Last month, I left a job tending orchards in the idyllic foothills of Cupertino, eager to finally paint. I landed at Mapbox, a startup focused on advancing open data and GIS technology. Everyone thinks they know maps: either an unwieldy relic of another era or (heh) a solved problem. But geospatial data is essential to a variety of industries, and smart tools to present and analyze it are going to be a big deal. Mapbox is leading the way, and we’re doing it the right way.
Tuesday, March 3rd, 2015
A couple weeks ago, I started at Mapbox, a startup focused on advancing open data and GIS technology.
Years ago, I started to collect government-issued road maps, procuring them for free by stopping by roadside welcome centers and signing their guestbooks. Look what happens when I take the collection out of its shoebox.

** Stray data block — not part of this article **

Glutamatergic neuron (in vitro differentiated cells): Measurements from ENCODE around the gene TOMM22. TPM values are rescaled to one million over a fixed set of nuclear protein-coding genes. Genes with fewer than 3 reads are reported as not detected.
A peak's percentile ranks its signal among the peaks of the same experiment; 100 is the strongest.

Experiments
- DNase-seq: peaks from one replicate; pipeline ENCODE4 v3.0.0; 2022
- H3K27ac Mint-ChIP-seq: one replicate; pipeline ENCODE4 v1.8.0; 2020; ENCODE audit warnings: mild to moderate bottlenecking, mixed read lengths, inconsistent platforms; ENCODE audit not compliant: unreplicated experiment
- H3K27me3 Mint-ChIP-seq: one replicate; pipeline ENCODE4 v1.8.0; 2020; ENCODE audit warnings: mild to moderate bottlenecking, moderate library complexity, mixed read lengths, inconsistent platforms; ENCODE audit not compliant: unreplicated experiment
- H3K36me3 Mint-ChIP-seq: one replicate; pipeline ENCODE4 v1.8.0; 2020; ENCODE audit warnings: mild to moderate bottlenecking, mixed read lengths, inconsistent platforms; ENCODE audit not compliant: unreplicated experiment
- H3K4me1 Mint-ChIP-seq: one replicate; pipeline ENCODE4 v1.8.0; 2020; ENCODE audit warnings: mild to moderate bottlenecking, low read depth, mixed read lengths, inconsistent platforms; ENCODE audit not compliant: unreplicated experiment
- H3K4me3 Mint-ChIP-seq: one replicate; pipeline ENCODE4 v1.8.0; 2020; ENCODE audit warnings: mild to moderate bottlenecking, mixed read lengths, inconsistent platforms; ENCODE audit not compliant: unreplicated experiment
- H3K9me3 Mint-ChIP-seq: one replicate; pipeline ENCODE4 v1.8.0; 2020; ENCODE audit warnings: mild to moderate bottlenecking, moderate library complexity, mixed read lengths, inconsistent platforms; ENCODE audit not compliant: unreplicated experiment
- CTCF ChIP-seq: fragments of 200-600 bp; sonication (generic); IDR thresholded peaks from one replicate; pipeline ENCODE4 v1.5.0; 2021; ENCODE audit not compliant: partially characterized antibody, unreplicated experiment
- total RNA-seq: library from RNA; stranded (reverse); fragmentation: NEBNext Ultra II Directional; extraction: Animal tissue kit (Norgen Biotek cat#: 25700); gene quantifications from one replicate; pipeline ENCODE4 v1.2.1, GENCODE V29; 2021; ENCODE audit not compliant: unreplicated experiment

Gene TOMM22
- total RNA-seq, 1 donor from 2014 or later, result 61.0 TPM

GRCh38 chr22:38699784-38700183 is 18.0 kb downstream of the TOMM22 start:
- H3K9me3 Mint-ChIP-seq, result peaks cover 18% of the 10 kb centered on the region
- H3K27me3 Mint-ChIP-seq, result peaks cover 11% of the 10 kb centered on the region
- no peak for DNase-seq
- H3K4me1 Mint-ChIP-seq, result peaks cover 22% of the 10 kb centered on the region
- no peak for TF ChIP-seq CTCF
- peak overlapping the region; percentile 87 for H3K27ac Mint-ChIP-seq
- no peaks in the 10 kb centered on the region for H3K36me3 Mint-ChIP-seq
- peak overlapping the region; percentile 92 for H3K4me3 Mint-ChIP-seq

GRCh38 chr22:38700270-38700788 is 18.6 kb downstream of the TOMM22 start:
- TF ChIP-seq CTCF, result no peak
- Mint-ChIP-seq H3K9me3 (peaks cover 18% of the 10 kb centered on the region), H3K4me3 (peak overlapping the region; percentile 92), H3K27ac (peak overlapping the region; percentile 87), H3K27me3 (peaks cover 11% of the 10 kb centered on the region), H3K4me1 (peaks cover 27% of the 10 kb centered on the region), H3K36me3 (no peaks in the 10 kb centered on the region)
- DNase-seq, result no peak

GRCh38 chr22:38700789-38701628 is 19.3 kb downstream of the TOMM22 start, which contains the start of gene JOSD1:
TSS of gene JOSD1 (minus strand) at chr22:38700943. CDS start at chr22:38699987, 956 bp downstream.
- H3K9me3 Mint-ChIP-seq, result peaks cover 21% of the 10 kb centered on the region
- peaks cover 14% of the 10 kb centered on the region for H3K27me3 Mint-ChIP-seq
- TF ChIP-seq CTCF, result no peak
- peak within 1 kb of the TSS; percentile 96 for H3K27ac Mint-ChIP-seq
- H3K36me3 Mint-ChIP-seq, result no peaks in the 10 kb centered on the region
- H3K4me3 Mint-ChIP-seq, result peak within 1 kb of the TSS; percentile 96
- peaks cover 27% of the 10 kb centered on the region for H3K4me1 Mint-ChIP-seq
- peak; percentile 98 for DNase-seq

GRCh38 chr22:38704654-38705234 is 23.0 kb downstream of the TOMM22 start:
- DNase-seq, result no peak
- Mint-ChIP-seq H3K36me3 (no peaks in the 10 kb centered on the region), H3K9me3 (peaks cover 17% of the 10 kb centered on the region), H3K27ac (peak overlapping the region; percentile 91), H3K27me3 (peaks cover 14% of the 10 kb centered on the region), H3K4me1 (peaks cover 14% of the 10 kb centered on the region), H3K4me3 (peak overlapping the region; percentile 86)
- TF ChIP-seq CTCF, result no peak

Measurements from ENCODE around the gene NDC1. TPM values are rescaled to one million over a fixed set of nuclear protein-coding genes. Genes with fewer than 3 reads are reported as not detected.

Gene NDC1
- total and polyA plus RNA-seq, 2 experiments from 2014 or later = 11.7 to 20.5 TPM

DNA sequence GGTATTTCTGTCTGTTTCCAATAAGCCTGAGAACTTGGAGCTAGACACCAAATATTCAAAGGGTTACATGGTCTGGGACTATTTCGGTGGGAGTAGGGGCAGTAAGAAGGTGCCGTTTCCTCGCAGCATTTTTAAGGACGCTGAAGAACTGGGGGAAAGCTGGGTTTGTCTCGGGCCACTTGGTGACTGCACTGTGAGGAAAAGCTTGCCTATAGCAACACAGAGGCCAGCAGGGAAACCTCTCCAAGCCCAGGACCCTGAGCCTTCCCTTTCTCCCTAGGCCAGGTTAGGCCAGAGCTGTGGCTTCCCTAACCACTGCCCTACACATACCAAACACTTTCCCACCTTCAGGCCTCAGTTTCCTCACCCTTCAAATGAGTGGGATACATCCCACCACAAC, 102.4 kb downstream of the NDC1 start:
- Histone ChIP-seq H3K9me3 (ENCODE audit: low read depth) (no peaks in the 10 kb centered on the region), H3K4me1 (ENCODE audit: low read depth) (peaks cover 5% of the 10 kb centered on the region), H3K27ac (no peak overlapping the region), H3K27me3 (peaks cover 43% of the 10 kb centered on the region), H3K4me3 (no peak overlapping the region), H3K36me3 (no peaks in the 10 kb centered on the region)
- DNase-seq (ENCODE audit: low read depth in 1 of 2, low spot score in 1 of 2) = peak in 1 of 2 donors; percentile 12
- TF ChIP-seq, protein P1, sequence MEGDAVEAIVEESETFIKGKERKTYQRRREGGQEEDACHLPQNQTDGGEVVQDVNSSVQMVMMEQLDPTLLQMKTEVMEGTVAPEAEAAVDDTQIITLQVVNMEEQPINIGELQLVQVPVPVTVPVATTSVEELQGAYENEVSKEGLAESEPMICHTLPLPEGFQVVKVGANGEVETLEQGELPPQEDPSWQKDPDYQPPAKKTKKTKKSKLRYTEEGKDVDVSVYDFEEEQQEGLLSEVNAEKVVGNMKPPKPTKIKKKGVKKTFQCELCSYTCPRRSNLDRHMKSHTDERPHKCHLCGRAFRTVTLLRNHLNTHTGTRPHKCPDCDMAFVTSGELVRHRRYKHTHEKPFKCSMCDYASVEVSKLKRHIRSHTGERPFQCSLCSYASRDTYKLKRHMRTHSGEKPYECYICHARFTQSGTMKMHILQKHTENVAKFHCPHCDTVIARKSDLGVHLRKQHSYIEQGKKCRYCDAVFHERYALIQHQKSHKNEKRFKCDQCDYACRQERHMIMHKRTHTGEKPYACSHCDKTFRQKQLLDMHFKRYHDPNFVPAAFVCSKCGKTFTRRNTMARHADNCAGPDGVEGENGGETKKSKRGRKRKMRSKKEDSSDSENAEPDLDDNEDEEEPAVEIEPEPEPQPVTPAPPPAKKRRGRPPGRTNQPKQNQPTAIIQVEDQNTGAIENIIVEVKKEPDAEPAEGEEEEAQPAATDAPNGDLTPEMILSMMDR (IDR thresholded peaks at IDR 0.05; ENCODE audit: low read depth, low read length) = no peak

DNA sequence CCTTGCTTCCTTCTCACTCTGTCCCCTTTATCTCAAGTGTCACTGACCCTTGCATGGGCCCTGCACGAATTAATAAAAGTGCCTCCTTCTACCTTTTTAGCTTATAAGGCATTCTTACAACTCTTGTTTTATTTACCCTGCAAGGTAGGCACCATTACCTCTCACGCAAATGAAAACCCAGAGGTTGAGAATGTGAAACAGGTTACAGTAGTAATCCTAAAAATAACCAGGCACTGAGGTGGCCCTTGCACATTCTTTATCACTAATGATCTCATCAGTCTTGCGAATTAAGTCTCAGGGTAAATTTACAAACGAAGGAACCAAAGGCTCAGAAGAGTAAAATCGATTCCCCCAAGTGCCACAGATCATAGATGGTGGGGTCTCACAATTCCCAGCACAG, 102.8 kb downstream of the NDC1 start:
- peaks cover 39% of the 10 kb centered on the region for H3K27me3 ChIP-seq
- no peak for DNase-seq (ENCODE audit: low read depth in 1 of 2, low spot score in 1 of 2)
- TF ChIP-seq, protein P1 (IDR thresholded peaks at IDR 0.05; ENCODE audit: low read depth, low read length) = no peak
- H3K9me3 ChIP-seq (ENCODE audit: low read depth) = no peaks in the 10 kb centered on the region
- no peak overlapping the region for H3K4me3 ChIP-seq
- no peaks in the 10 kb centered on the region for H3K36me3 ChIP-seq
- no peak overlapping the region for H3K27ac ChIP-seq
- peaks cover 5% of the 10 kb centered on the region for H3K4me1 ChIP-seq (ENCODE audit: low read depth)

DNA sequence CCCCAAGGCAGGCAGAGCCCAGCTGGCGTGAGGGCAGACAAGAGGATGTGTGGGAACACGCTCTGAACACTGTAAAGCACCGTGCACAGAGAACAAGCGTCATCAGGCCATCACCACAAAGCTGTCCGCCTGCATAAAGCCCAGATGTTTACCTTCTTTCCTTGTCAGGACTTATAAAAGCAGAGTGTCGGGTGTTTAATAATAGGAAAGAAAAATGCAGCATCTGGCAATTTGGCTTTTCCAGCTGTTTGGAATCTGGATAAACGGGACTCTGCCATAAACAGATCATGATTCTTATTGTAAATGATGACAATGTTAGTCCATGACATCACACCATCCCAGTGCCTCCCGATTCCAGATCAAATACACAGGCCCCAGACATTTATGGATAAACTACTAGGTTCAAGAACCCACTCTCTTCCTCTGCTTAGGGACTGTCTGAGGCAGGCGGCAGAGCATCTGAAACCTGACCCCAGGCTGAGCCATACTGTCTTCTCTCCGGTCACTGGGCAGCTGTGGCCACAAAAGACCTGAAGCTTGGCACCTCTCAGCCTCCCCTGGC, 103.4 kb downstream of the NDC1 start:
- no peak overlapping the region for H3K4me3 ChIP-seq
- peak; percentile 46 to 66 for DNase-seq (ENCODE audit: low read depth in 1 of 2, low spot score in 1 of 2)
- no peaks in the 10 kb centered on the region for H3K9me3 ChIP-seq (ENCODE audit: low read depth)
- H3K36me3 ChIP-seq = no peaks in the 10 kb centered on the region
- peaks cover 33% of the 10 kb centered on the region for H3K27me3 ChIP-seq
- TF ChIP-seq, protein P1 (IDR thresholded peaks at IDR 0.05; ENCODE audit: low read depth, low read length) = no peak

If you only know me from this blog, I have been pretty mum about that nine-to-five part of me. Well, today is my last day tending orchards in Cupertino.
Among my many roles in the Wikipedia project, I play the part of historian – lowercase historian.
The wall of languages at www.wikipedia.org is one of the most frequently accessed series of bits on the Internet, and the whole setup is far simpler than any other portal you’ll visit, every bit as primitive as the design suggests. I’m trying to change that.
The name’s Minh Nguyen, though I style myself Minh Nguyễn, with all the wonderful diacritics. I’m a graduate of St. Columban, St. Xavier, and Stanford, and currently a software developer at Mapbox in the San Francisco Bay Area. Since March 2002, Minh’s Notes has been home to my occasional insights and frequent attempts at humor.